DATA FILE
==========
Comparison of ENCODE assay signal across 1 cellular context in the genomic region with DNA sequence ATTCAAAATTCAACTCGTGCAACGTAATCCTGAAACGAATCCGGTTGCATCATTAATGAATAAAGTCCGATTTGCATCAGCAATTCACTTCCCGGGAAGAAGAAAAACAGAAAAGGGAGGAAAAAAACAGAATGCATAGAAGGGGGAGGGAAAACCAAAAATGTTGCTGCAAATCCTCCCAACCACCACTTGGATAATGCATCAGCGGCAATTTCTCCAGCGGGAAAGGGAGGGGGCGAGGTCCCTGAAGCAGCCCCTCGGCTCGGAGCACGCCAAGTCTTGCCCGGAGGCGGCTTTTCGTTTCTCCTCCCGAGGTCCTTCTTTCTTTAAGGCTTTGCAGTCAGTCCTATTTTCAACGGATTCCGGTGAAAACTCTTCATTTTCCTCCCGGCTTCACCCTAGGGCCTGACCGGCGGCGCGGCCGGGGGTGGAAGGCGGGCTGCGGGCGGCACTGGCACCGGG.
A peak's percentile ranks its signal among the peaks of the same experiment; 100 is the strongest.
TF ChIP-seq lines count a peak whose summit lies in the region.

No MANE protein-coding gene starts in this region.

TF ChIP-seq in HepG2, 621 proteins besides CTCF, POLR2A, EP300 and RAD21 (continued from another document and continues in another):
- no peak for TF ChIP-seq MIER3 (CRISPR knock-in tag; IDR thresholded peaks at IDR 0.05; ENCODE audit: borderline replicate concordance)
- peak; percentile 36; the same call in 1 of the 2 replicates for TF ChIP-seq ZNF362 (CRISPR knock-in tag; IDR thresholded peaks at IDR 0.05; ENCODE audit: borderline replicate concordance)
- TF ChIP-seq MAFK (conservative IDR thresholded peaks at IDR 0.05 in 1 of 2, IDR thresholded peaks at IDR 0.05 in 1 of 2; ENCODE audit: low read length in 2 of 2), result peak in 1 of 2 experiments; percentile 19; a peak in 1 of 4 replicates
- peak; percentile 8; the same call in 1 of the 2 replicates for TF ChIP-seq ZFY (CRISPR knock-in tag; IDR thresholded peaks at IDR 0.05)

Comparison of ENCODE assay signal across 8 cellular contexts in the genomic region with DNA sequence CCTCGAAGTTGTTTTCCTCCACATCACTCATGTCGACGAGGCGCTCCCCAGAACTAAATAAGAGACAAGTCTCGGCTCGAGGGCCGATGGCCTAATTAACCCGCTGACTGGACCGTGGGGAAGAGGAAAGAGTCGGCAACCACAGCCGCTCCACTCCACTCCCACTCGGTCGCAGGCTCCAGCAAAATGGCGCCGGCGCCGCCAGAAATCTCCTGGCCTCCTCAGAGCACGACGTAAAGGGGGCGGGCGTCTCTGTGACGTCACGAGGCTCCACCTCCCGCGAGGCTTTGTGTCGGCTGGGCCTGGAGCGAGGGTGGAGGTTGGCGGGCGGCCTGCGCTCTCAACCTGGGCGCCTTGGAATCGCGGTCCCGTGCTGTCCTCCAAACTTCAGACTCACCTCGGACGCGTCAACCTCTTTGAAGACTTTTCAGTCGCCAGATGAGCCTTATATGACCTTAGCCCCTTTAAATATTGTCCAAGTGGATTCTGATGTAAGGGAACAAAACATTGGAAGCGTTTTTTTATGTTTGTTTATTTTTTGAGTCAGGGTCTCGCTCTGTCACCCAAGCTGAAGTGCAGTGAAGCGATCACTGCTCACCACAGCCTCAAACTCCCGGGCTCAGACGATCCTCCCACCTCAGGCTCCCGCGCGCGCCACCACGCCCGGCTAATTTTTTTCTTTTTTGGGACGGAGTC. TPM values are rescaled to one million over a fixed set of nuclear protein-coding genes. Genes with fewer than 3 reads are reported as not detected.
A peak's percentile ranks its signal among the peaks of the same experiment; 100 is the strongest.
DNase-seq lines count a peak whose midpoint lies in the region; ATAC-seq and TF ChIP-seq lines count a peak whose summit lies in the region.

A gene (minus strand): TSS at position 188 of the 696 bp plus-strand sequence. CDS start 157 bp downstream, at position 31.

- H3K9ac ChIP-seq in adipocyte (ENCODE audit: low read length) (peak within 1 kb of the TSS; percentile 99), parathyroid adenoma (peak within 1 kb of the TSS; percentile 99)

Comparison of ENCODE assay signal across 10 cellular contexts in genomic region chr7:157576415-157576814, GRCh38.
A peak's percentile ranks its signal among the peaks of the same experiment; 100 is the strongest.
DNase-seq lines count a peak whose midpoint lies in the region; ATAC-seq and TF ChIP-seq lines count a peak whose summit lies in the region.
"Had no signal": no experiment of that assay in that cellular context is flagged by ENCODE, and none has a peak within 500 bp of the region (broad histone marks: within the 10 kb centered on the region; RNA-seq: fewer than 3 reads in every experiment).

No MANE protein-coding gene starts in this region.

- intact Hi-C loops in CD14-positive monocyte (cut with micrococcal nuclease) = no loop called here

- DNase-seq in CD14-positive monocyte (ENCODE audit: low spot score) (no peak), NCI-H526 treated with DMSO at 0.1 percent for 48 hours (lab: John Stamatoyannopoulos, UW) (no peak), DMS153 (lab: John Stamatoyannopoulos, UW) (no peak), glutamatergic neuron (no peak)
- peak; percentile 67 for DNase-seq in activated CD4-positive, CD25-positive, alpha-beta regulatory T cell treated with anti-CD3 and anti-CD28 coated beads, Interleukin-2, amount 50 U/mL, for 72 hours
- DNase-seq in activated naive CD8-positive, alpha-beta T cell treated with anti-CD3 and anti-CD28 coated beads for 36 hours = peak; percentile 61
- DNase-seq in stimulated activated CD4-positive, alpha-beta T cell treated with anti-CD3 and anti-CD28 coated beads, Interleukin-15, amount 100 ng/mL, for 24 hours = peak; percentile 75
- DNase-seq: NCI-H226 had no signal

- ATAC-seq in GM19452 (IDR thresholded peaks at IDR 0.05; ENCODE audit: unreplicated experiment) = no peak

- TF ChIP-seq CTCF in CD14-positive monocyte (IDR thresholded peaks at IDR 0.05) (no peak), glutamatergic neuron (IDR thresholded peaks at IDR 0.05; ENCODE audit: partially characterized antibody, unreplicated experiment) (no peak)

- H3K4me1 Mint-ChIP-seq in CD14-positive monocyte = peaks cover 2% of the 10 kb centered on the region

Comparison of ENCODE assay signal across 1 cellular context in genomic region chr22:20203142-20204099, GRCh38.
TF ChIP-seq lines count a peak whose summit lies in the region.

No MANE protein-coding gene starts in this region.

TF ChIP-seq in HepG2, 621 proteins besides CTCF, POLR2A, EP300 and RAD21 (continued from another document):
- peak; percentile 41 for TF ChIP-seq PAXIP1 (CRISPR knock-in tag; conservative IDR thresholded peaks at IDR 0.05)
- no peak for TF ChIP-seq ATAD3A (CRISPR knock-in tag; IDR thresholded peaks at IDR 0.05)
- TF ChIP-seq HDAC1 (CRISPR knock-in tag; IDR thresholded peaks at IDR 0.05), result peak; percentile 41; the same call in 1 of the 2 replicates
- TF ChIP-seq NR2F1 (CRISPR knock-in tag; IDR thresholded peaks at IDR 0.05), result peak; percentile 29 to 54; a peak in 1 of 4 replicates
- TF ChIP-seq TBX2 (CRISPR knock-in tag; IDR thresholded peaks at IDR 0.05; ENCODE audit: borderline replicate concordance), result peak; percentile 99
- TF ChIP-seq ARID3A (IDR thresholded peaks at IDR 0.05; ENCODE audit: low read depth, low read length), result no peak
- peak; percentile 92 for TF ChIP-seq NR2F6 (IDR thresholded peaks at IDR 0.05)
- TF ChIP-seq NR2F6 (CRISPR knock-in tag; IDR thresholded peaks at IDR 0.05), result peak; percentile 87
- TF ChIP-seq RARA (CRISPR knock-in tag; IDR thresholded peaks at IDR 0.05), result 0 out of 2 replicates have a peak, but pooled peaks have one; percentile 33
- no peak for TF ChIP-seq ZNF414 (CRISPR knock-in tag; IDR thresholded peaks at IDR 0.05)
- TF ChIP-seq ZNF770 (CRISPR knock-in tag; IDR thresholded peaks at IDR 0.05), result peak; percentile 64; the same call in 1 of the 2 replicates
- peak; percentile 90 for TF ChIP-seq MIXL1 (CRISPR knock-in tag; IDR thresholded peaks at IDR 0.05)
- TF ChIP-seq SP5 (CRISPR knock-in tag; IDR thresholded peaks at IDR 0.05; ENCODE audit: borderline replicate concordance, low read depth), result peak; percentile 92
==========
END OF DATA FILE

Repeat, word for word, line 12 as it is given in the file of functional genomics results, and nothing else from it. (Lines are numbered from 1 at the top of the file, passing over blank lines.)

DNase-seq lines count a peak whose midpoint lies in the region; ATAC-seq and TF ChIP-seq lines count a peak whose summit lies in the region.